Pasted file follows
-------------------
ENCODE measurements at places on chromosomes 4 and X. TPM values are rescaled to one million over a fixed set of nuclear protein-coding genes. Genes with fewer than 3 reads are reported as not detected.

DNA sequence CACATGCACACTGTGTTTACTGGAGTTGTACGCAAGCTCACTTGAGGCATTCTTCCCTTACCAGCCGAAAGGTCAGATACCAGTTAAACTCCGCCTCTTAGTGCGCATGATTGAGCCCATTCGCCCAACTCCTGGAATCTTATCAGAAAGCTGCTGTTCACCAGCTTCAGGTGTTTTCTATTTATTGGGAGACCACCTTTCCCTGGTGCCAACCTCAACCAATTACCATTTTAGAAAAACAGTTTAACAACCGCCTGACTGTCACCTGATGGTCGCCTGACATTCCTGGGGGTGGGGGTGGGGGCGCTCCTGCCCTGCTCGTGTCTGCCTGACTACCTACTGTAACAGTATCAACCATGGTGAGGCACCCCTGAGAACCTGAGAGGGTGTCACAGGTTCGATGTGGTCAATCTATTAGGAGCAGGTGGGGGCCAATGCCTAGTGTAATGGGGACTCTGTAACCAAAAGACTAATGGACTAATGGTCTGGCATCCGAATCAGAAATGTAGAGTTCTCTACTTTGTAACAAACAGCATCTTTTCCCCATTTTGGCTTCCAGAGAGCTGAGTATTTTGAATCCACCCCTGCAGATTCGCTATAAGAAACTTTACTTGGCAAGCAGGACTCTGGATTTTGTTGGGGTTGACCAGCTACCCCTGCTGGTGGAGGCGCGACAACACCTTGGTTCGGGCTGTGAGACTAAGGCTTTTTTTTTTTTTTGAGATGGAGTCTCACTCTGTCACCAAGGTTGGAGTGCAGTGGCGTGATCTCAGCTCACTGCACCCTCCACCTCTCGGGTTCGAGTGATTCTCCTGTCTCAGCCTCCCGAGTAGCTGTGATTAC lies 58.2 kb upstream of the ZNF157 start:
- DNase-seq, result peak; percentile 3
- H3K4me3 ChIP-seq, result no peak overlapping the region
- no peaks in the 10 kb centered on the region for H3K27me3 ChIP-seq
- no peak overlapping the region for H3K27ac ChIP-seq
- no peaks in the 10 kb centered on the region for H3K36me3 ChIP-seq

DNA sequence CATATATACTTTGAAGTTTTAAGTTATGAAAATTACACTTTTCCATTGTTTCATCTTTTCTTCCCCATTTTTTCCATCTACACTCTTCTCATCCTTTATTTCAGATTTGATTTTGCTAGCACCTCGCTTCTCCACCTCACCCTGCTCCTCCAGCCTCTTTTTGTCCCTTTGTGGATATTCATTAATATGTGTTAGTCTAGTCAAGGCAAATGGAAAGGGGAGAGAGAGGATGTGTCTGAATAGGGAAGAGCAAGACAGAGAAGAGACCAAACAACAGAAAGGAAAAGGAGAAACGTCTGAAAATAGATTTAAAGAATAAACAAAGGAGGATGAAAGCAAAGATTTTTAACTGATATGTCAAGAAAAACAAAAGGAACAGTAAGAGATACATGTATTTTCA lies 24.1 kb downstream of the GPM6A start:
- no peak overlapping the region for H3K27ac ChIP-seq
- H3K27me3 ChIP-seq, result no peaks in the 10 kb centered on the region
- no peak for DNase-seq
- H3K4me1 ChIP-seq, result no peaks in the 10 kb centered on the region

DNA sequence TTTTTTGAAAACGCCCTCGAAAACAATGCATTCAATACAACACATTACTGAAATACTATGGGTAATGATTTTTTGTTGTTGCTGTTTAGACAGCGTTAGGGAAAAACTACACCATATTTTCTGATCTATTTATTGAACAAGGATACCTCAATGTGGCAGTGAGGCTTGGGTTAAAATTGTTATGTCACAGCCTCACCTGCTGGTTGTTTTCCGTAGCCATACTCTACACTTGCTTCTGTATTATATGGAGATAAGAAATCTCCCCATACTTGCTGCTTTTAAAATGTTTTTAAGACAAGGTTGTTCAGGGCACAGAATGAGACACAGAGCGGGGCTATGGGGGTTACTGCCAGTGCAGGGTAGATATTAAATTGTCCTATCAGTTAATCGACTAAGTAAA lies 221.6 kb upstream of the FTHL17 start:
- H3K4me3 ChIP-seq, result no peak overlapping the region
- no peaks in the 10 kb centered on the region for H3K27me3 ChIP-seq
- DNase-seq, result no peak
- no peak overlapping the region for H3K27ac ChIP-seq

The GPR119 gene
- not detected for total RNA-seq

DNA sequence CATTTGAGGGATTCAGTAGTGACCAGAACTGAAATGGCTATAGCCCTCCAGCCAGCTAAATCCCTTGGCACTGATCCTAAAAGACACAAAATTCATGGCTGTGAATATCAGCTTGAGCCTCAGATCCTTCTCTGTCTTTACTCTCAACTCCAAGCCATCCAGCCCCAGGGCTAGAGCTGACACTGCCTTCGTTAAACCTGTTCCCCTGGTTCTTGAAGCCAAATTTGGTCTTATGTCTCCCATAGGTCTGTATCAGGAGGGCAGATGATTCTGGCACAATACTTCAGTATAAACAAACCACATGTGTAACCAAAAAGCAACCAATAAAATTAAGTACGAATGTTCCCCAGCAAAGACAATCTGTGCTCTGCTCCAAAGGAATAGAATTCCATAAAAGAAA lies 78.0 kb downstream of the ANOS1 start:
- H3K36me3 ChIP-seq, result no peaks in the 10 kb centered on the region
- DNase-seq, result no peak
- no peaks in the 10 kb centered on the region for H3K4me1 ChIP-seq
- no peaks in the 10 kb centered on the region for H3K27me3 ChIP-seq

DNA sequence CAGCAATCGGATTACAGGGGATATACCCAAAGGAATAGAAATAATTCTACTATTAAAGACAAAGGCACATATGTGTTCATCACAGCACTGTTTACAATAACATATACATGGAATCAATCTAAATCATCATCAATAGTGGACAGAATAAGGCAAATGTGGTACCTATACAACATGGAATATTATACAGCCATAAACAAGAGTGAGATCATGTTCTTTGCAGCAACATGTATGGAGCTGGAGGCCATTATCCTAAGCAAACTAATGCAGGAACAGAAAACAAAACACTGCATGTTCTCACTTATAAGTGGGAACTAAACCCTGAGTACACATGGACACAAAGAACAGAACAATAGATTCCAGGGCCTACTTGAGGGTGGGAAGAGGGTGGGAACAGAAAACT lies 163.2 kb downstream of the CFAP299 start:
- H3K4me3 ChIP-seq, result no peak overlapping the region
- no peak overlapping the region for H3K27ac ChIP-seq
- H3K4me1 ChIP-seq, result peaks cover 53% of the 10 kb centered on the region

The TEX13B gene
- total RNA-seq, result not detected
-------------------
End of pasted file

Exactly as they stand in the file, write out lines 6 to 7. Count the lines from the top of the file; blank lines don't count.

- no peak overlapping the region for H3K27ac ChIP-seq
- no peaks in the 10 kb centered on the region for H3K36me3 ChIP-seq